The Preeclampsia Foundation and its affiliate Preeclampsia Foundation Canada have announced that Nga Ling Ko, PhD, and Sruthi Alahari, PhD, are recipients of the 2018 Vision Grants. These highly competitive monetary awards recognize the best young investigators with novel research ideas in preeclampsia and related hypertensive disorders of pregnancy. Ko was awarded $19,000 USD and Alahari was awarded $19,500 CAD.
The Vision Grants were awarded to the scientific proposals recommended by the Preeclampsia Foundation’s scientific review committee with a further review by a consumer advisory board. The Preeclampsia Foundation’s Board of Directors from the US and Canada rendered the final decision on those recommendations.
Dr. Ko’s research, “Piezo1 Mechanotransduction in the Gestational Uterine Circulation,” will be conducted at The University of Vermont (UVM) in Burlington. The purpose of this study is to understand maternal uterine vascular adaptation during pregnancy – a mechanism that is essential for facilitating the progressive increases in uteroplacental flow that are required for normal fetal growth and development.
“It is my strength to coordinate and bring together the expertise of different people and facilities,” said Ko. “The project combines my previous and present research trainings, expertise on reproductive medicine in our department, and collaborations with core facilities at UVM to understand the role of Piezo1 mechanotransduction in the uterine circulation in normal versus preeclamptic pregnancies, which is a novel and previously unrecognized area in the field.”
Ko earned her PhD in Pharmacology at The Chinese University of Hong Kong and currently serves as Postdoctoral Fellow at the Department of Obstetrics, Gynecology and Reproductive Sciences, College of Medicine, The University of Vermont. She has co-authored numerous publications and presentations, and provided extensive research support since her graduate studies at The Chinese University of Hong Kong.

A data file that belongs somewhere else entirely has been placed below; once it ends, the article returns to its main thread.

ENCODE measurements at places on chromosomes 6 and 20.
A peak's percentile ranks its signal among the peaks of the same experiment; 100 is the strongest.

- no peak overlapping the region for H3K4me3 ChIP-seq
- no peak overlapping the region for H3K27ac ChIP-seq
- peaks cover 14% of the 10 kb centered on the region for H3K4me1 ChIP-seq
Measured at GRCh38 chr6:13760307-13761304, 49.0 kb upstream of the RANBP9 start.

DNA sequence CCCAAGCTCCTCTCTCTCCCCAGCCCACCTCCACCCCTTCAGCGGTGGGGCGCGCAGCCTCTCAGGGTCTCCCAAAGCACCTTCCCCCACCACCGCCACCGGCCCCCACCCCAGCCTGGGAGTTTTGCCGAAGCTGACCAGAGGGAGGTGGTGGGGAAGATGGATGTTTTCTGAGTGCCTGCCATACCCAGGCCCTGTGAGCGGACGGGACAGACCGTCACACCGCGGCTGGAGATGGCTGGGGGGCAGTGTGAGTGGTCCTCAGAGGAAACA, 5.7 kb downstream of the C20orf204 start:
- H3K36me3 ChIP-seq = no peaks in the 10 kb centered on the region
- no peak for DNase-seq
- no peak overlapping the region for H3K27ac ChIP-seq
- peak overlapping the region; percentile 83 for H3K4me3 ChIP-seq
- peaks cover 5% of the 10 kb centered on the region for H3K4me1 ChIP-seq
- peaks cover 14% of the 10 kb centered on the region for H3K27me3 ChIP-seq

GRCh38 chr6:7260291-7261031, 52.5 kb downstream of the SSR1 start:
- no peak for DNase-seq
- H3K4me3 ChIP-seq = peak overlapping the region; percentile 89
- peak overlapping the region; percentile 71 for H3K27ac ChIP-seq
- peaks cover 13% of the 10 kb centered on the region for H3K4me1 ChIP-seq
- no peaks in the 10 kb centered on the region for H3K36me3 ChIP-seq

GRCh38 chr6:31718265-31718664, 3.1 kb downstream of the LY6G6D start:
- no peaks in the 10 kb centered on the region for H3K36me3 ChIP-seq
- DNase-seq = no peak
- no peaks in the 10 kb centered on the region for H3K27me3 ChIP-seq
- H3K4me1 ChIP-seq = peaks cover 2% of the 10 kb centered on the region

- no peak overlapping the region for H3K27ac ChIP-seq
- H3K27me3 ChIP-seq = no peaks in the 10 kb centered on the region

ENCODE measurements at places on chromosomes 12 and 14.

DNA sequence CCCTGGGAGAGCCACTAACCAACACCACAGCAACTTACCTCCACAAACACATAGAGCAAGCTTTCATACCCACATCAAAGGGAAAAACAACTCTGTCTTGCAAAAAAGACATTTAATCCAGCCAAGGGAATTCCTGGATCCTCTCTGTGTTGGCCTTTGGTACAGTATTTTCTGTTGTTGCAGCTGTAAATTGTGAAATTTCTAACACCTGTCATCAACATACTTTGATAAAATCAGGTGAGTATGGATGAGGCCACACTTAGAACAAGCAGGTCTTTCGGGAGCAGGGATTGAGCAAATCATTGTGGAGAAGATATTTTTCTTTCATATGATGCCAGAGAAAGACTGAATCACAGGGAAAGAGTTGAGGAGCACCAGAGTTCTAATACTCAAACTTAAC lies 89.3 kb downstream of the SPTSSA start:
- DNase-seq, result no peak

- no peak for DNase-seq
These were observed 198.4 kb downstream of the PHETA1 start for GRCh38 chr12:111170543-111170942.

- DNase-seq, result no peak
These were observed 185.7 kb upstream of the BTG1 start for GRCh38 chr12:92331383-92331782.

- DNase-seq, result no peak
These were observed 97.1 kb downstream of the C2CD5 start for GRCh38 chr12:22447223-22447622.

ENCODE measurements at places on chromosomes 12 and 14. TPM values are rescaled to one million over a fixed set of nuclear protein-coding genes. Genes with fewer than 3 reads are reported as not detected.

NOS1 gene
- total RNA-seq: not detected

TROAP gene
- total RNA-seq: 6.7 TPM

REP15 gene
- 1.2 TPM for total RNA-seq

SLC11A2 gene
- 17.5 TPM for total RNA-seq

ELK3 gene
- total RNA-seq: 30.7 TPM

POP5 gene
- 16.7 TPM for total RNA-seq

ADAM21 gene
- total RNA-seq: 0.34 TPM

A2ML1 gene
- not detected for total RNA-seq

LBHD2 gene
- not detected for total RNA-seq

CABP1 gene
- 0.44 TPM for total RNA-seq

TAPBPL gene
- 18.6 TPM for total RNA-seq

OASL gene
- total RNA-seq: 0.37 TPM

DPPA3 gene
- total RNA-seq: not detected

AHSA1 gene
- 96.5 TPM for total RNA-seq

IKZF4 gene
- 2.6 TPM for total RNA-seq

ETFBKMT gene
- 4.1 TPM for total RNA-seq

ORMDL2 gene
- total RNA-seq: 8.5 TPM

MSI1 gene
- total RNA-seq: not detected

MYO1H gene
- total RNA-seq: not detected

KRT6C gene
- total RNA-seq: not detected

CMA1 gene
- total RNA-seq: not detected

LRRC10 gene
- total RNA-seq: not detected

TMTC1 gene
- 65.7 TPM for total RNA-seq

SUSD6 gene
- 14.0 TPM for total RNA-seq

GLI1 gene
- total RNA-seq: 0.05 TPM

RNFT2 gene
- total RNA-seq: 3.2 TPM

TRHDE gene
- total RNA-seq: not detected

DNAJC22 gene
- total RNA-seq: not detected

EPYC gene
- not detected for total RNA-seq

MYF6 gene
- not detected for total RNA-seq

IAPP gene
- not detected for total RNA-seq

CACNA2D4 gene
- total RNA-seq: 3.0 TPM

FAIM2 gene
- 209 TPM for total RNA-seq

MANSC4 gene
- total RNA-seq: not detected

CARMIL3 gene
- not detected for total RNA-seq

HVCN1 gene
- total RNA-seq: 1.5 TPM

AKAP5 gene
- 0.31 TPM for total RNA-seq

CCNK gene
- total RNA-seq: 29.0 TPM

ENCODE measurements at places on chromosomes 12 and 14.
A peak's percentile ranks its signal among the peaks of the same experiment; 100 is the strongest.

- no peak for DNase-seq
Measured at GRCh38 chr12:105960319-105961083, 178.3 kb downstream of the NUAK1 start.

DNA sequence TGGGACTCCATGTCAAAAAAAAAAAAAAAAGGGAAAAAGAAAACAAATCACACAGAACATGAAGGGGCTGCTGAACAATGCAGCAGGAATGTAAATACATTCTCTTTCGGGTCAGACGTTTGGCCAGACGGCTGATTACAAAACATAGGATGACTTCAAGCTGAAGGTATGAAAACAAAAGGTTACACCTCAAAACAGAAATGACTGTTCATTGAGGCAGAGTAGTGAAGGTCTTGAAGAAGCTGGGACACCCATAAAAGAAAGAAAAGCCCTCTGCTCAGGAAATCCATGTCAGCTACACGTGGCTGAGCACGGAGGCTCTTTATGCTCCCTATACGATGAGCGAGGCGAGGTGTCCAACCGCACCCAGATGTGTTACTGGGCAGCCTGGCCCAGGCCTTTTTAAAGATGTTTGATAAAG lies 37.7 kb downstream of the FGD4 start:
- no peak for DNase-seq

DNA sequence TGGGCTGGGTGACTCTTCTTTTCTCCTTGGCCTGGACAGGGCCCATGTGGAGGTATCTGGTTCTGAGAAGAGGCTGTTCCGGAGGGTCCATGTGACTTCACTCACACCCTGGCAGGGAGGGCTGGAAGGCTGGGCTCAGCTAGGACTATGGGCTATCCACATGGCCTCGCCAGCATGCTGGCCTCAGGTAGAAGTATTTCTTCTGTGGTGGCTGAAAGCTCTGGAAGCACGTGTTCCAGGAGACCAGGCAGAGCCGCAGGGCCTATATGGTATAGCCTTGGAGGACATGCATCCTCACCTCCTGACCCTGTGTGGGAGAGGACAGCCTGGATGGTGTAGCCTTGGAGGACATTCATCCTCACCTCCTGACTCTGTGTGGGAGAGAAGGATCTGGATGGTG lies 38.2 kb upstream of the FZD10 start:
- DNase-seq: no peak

Dr. Alahari’s study, “Towards Understanding Placental FN Processing in Preeclampsia and its Utility as an Early Predictor,” will be conducted at Lunenfeld-Tanenbaum Research Institute, Mount Sinai Hospital, Toronto, Canada.
“Emerging research implicates small carriers called exosomes, particularly those of placental origin, in transmitting information on health status during pregnancy,” said Alahari. Exosomes are cell-derived vesicles that are present in many and perhaps all eukaryotic fluids, including blood, urine, and cultured medium of cell cultures. “This study will extract placental exosomes through pregnancy, measure their content, and monitor whether abnormal exosome profiles can be linked to the development of preeclampsia.
“I decided to devote my career to research in the field of preeclampsia due to the fact that my younger sister is severely affected by cerebral palsy because our mother experienced preeclampsia during her pregnancy.”
Alahari earned a Medical Degree at the University of Siena in Italy and PhD at the University of Parma, also in Italy. Alahari currently serves as Senior Scientist and Professor at Lunenfeld-Tanenbaum Research Institute at Mount Sinai Hospital. Alahari has received numerous awards and scholarships, and co-authored a host of presentations and scientific abstracts.
For more information or to arrange an interview with these Vision Grant recipients or the leadership of the Preeclampsia Foundation and/or Preeclampsia Foundation Canada, please call 1.800.665.9341.
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